Quick notes on Romans
Here Paul cuts away any claim to merit, innocence (actual or due to ignorance), or status which could be made in their favor by humans. This is done to drive home his chosen text, “The righteous shall live by faith”, and to set us up for chapter 10, “faith comes by hearing”. Having left no human claim in place or available (something he does early and continues to return to), Paul demonstrates that living can only be by faith (later in the book going deep into one of faith’s puzzles: some hear and believe, while others hear and do not), while at the same time spending much time on what it looks like to actually “live by faith”, and what it is to be someone who has been brought from death to life.
The stress in Romans on the exclusion of human works (of whatever sort) from having thing one to do with salvation shines brightest in Paul’s discussion of Adam and Christ: there is no gray area, there no no man’s land is to be found. The New Perspective’s constant gnawing on Paul’s use of the phrase, “the works of the law” (Rom 3.20, 28, ἔργων νόμου) simply misses that that is but one more patch of weeds cut away in Paul’s relentless scything away of human attempts at self-defense before God.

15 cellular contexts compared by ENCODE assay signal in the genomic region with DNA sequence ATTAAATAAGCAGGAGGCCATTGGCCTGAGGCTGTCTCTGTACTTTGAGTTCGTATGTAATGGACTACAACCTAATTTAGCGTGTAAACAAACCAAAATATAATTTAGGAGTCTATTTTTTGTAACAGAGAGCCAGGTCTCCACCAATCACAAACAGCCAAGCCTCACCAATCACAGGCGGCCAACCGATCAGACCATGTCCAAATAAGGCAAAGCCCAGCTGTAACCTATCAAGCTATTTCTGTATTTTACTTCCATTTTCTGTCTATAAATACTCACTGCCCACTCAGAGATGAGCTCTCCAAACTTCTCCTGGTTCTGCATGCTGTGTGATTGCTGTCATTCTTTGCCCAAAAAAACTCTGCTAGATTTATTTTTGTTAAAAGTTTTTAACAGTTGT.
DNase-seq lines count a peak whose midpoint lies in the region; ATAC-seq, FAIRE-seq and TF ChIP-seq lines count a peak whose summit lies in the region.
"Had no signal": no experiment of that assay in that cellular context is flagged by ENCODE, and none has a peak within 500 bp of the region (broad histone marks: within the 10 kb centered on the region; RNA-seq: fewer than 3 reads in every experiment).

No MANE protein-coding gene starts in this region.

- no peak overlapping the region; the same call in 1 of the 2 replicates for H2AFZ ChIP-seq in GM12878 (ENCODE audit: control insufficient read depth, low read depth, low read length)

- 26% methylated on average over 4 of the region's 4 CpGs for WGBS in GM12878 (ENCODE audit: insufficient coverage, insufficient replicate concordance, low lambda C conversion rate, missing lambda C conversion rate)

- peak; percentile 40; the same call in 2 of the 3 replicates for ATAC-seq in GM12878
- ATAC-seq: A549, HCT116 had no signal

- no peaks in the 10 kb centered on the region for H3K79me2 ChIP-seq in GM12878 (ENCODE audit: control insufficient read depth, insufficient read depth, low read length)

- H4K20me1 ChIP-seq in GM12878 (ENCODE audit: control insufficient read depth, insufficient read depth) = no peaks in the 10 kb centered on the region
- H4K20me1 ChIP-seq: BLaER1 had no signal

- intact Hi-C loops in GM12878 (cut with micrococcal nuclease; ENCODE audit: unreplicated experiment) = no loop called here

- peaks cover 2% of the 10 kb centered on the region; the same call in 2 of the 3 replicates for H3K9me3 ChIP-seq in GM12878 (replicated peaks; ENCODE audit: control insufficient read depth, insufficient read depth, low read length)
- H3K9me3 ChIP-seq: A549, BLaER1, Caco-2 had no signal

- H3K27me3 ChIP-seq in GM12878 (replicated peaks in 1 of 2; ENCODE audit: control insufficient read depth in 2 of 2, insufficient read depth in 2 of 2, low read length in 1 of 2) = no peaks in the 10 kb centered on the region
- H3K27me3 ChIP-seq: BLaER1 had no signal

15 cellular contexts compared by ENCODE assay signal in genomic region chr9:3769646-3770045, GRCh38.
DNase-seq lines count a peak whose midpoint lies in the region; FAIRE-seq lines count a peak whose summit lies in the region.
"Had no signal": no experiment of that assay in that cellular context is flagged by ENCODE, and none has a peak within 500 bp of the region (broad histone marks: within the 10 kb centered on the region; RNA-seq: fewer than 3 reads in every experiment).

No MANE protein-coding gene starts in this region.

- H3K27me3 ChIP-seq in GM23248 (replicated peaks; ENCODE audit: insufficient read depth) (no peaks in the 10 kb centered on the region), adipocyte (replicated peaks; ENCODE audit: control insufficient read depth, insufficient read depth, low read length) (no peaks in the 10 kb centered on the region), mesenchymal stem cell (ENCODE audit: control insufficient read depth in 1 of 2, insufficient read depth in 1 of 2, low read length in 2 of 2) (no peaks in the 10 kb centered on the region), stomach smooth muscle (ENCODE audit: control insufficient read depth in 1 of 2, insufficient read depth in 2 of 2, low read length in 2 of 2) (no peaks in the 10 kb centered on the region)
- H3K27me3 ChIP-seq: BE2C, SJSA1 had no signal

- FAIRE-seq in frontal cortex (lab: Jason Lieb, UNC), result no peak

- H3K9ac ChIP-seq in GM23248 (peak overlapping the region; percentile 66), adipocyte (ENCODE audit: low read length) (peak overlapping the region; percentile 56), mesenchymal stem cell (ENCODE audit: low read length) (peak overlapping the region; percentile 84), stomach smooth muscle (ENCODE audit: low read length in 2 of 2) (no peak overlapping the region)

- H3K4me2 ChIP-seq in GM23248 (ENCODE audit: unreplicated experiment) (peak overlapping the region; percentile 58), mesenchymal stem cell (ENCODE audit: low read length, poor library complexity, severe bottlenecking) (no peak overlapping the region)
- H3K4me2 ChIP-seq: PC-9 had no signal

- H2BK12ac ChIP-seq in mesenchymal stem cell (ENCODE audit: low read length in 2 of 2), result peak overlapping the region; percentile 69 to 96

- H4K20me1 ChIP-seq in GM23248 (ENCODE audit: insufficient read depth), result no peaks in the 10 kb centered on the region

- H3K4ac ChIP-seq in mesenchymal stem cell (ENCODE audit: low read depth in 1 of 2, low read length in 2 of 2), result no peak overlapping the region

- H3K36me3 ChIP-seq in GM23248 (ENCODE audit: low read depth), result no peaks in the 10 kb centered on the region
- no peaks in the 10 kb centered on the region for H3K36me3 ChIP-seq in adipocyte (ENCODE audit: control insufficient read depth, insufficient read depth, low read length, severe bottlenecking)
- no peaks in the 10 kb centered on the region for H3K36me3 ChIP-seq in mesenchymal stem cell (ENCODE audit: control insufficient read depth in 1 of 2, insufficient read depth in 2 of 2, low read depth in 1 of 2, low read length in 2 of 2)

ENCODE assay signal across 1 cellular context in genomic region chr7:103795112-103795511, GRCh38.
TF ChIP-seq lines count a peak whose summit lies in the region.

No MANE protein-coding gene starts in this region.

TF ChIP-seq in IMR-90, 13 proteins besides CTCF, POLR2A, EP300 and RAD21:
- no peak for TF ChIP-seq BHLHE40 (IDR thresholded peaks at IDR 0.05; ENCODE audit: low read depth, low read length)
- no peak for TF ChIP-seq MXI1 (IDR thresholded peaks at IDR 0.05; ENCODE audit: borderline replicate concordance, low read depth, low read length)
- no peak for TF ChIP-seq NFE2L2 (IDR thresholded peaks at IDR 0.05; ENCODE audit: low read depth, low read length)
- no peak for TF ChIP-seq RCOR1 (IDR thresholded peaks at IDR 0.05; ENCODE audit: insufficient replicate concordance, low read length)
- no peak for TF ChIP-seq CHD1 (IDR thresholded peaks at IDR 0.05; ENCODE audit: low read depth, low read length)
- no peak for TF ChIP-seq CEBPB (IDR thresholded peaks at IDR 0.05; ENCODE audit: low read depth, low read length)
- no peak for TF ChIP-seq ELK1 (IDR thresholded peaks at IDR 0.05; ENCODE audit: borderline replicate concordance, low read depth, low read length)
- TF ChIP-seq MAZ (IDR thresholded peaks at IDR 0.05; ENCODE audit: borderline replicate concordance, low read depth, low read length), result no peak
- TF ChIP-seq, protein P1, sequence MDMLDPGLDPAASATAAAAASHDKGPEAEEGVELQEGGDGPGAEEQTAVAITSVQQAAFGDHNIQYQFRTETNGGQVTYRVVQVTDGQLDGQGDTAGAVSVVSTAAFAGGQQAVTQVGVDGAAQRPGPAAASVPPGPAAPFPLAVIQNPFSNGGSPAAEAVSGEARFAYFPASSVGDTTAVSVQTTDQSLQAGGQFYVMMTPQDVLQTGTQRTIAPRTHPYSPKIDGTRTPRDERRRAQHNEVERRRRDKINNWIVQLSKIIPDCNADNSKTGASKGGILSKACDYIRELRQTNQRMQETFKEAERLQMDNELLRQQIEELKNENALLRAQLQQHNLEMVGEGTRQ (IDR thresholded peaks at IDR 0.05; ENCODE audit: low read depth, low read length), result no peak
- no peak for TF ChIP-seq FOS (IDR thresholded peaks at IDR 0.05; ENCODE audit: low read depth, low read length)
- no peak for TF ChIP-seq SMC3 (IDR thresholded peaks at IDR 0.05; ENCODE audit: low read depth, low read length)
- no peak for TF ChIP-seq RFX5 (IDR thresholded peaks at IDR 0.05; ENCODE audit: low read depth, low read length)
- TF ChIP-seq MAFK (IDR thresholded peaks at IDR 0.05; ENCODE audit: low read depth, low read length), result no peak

Even in the earliest days of the Church, life together as Christians was one of the greatest challenges.